Welcome to Córdoba
Córdoba is a city in Andalusia, southern Spain, and the capital of the province of Córdoba. The city combins ancient Roman and medieval Moorish architecture and history, Cordoba is home to the great Mosque-Cathedral, one of the most important tourist attractions in Spain.
Strategically located on the north bank of the Guadalquivir River, Cordoba was Spain’s capital during Roman and Moorish times. The typical Spanish white alleys, decorated with colorful flower pots, are surrounded by exquisite remnants of Islamic architecture such as its old quarter and famous Mezquita or mosque.
Short History of Córdoba
Roman and Visigoths town
Initially a Carthaginian township, Córdoba was captured by the Romans in 206 BC, and soon becoming the capital of Hispania Citerior. It had fine buildings and imposing fortifications. In the 6th century, with the crumbling of the Roman Empire, the city fell to the Visigoths until the beginning of the 8th century when it was conquered by the Moors.
Capital of al-Andalus
In 716, Córdoba became a provincial capital and, in 766, capital of the Muslim emirate of al-Andalus. By the 10th century, as the Caliphate of Córdoba it had become one of the most advanced cities in the world, recognized for its culture, learning and religious tolerance. It addition to a huge library, the city enclosed over 300 mosques and a multitude of palaces and administrative buildings.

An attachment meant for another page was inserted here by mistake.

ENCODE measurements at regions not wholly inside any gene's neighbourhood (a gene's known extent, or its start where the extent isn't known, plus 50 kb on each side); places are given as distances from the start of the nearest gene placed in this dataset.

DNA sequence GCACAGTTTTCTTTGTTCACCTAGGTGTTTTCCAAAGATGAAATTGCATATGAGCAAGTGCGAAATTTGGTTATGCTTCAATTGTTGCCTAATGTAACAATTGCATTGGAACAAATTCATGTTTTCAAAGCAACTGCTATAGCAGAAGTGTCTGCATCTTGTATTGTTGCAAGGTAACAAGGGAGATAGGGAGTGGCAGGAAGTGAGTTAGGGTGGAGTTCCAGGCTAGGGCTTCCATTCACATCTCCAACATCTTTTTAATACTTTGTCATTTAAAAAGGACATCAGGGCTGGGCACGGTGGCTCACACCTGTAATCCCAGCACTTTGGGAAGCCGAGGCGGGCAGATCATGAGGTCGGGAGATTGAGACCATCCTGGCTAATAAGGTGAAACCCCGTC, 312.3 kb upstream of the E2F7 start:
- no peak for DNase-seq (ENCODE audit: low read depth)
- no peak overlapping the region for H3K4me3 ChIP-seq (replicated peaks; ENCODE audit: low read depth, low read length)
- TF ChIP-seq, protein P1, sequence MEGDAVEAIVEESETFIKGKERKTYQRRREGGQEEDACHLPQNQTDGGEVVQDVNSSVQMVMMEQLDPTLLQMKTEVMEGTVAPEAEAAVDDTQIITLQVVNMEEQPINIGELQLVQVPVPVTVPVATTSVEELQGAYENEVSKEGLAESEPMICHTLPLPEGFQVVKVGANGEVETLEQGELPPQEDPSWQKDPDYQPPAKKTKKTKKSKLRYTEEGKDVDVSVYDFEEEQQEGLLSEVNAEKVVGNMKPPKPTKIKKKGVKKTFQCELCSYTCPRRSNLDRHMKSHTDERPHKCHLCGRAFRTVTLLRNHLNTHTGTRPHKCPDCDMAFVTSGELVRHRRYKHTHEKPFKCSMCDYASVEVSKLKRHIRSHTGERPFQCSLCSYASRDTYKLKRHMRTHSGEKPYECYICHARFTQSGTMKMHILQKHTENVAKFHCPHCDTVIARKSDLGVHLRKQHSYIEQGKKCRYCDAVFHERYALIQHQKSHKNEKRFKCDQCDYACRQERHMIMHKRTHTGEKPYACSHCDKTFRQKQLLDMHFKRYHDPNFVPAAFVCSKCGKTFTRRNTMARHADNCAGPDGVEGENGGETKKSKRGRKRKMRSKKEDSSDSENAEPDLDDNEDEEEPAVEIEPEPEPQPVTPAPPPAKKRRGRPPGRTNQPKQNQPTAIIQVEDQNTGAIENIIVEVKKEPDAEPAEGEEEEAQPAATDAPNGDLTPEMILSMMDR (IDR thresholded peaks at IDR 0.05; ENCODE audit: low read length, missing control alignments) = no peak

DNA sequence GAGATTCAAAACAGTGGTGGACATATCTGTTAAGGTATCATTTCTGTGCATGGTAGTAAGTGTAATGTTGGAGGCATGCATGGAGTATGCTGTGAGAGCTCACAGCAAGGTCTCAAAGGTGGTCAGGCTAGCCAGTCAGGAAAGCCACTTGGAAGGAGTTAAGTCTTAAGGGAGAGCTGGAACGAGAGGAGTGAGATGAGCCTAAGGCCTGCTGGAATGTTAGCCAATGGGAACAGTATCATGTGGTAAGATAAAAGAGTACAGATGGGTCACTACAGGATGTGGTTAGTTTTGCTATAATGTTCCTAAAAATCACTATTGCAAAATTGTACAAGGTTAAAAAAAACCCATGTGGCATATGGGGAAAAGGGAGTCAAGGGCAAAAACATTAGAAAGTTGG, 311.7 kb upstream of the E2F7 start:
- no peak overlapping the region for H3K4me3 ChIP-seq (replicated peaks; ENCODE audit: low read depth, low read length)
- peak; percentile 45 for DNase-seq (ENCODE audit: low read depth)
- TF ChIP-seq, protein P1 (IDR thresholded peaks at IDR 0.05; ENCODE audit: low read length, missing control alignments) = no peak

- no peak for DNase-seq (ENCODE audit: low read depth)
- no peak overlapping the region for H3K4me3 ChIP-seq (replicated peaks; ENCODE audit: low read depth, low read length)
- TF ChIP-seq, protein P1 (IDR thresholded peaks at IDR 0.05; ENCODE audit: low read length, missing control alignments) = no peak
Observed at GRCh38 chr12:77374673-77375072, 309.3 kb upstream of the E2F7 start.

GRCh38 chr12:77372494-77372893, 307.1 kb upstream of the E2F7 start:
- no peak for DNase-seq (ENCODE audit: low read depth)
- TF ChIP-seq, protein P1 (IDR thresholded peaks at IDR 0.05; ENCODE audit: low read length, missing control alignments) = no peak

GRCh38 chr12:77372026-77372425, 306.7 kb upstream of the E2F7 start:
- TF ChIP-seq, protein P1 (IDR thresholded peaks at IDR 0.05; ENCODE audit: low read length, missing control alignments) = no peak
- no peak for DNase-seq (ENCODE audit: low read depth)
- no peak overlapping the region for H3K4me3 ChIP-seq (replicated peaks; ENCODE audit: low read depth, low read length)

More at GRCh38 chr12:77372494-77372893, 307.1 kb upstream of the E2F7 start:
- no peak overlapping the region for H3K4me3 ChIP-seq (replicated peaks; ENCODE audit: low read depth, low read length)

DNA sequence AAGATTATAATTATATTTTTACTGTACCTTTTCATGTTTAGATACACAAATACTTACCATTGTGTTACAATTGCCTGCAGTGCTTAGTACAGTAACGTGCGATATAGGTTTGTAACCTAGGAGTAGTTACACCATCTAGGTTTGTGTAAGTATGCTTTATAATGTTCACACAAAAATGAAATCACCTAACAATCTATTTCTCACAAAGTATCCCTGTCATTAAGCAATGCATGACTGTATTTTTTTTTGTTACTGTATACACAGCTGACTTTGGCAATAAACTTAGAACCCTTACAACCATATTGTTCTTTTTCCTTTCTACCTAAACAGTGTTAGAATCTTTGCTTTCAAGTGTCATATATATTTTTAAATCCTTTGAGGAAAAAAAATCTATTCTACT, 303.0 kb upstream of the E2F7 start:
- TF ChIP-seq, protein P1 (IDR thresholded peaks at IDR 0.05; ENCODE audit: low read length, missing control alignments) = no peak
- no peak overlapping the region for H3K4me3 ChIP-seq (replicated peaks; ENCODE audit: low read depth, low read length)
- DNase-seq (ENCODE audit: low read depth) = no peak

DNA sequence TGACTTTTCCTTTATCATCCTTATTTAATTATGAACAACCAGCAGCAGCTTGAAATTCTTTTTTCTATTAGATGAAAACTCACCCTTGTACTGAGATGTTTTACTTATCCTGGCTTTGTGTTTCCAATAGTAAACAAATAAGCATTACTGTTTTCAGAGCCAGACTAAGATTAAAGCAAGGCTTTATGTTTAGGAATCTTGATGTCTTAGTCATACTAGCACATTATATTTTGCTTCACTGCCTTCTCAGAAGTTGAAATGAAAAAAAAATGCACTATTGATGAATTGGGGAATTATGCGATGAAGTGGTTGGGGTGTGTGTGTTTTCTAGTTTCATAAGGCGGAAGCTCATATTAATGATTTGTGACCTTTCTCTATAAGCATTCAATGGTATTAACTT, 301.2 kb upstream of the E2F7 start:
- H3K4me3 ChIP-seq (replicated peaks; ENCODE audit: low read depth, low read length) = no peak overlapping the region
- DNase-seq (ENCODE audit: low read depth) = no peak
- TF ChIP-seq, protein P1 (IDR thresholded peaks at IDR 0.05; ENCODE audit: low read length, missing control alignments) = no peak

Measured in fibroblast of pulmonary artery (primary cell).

In 1236, King Ferdinand III took the city, built new defenses and converted the Grand Mosque into a cathedral. The Christian city grew up around the cathedral with palaces, churches, and a fortress. Although the city lost its political significance under Christian rule, it continued to play an important role in commerce thanks to the nearby Sierra Morena copper mines.